Being organized makes transitions to and from the kayaks a straight forward process. Having all your electronics and gear in a self-contained Tackle Pod greatly simplifies this, and helps ensure the kayak itself is as light as possible for lifting on and off the deck.

Two 5m lengths of soft 6mm rope – these are primarily used as lifting ropes to get your kayak on and off the water. Making them this long means they can be looped through the handles at either end of the kayak without knots. To raise or lower the kayak, simply pass one end of the rope through a handle and hang on to both rope ends together. The doubled rope is easy to grasp, and when it’s time to release the kayak dropping one end (not both!) will let the rope slide clear. These rope can serve additional roles when towing kayaks between spots and to help secure kayaks and equipment on deck.

Put your paddling gear in one fish bin or dive bag – with several kayaks on deck, space can be at a premium, especially when trying to kit up before launching. Depending on your skipper’s preference keep all your paddling gear to just one fish bin or dive bag. This keeps all you need in one spot and minimizes the amount of scrambling around if conditions are choppy. For most it’s a good idea to leave the kayaks partially rigged: seats, fish covers/bags/Chill-Pod’s, drift chutes, etc. can be left fitted so kitting up for launching is fast and easy.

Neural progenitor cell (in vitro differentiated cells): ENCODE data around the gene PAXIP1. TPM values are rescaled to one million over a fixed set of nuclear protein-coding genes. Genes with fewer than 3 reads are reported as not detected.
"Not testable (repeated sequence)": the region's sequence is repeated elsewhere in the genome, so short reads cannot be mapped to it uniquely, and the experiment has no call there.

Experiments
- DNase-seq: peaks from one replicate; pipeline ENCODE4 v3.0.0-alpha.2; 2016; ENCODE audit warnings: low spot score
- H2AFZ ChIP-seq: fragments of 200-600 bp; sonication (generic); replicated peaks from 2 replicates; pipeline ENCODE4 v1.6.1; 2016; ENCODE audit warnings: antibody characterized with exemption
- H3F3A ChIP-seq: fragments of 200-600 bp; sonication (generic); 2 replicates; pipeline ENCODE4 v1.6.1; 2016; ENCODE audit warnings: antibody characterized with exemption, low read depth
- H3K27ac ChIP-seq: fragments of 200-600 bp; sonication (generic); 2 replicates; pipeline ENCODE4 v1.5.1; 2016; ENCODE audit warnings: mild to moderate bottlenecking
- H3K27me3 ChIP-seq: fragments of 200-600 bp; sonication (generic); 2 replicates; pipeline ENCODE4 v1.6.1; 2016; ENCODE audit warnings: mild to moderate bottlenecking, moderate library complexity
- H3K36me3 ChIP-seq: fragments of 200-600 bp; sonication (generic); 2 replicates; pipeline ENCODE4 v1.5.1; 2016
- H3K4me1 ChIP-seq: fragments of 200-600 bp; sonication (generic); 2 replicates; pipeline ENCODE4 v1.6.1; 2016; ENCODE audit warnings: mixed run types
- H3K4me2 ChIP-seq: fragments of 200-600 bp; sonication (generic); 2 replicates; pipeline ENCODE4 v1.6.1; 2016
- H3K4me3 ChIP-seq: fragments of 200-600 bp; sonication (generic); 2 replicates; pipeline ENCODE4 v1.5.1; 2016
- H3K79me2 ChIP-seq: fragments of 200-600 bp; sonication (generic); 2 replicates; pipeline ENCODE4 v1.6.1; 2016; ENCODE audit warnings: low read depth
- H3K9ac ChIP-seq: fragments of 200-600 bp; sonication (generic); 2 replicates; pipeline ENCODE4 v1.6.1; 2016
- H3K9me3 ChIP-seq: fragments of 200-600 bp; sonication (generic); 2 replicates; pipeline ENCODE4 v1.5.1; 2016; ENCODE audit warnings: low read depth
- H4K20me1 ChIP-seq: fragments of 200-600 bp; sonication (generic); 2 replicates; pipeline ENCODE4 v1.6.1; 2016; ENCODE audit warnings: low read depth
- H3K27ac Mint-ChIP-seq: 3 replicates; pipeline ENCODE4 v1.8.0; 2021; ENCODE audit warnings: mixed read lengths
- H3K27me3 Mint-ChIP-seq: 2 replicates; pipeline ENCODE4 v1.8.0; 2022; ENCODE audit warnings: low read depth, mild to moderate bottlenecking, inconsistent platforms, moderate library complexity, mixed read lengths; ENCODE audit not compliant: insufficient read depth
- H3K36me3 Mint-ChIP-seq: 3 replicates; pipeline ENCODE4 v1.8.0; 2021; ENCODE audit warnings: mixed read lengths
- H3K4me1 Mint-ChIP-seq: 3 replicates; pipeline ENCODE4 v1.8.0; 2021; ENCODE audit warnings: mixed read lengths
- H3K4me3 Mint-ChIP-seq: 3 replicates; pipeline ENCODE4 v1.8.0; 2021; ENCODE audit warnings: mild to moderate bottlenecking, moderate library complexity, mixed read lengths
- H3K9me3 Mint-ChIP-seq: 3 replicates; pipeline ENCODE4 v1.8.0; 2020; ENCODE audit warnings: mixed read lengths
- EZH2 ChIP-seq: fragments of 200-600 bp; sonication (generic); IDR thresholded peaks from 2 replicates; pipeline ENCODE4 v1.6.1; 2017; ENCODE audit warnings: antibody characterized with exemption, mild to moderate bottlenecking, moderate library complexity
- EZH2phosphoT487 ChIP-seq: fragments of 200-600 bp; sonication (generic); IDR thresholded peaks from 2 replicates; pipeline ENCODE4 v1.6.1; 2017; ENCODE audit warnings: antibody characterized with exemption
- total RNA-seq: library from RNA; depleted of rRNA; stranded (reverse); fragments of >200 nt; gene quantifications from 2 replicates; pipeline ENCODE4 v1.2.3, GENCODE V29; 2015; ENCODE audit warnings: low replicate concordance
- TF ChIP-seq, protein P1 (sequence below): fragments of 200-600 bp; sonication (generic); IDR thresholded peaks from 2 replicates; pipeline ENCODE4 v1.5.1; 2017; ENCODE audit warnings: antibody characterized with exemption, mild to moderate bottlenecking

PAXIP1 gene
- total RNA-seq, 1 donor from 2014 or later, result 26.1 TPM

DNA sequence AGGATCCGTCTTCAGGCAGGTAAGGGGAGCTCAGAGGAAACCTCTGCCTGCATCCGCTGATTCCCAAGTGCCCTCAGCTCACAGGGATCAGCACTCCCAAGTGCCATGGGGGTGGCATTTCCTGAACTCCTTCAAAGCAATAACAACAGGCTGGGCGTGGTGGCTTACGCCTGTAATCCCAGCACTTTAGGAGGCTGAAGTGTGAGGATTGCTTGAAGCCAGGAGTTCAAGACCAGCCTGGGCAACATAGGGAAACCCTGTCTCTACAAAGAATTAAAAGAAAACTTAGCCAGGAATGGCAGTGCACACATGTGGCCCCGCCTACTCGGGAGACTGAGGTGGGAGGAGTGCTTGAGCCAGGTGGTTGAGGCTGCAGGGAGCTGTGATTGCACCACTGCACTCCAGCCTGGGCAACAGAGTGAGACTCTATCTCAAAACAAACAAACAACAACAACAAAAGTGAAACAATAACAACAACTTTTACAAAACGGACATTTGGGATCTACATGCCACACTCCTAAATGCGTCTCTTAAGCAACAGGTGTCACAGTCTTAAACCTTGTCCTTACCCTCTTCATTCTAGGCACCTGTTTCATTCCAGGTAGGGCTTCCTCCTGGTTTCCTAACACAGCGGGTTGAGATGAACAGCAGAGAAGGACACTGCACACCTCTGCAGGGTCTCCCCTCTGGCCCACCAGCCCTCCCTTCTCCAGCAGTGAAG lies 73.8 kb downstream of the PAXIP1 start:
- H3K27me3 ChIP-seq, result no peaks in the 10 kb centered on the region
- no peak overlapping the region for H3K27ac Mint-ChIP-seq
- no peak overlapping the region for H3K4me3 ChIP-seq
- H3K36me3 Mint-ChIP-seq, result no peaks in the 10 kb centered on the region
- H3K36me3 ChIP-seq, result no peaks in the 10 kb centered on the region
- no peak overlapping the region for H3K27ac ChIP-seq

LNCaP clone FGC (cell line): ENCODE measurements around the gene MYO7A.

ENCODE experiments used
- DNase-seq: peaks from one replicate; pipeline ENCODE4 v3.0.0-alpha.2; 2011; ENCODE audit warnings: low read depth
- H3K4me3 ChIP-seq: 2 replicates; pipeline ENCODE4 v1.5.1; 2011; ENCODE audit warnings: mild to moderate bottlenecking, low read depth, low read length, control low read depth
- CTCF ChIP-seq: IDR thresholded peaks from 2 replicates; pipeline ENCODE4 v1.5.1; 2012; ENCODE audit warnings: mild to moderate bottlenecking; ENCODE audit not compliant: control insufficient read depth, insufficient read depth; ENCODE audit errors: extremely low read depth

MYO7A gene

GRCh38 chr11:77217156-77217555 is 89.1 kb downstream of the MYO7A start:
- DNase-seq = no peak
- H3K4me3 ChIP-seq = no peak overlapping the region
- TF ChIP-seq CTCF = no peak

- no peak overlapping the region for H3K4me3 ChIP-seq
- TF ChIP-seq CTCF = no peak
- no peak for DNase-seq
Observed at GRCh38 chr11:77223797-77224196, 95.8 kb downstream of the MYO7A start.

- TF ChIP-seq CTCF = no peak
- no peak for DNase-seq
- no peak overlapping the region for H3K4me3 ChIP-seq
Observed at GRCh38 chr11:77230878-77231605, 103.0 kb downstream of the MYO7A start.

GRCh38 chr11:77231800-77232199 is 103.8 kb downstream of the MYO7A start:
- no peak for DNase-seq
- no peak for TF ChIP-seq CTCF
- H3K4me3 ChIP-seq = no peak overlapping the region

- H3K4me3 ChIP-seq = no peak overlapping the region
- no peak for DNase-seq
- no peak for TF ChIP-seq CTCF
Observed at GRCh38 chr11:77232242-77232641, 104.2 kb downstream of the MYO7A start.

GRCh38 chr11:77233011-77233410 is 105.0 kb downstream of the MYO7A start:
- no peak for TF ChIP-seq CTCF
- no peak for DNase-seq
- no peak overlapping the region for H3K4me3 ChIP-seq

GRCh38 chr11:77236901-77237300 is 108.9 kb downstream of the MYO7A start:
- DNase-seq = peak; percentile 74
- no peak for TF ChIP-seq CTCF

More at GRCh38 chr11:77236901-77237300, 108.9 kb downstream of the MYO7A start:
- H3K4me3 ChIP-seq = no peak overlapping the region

Take rods and reels that multi-task – Kayakers tend to carry far more fishing tackle than the usual charter trip. Before heading away make a decision on what will be your primary target for the trip and tackle up a specific rod and reel for that. Then for remaining tackle try and choose gear that multitasks and can be used for a variety of purposes. If rods and reels can be mixed and matched even better: I generally carry spare reels amongst my clothing to go onto rods if I’ve been spooled or have had a mechanical failure. This has kept me and occasionally others fishing after an incident without needing a forest of rods.

Heading for home with kayaks in tow; using a mothership to access our offshore islands means we no longer have to stand on the mainland dreaming of possibilities showing on the far horizon.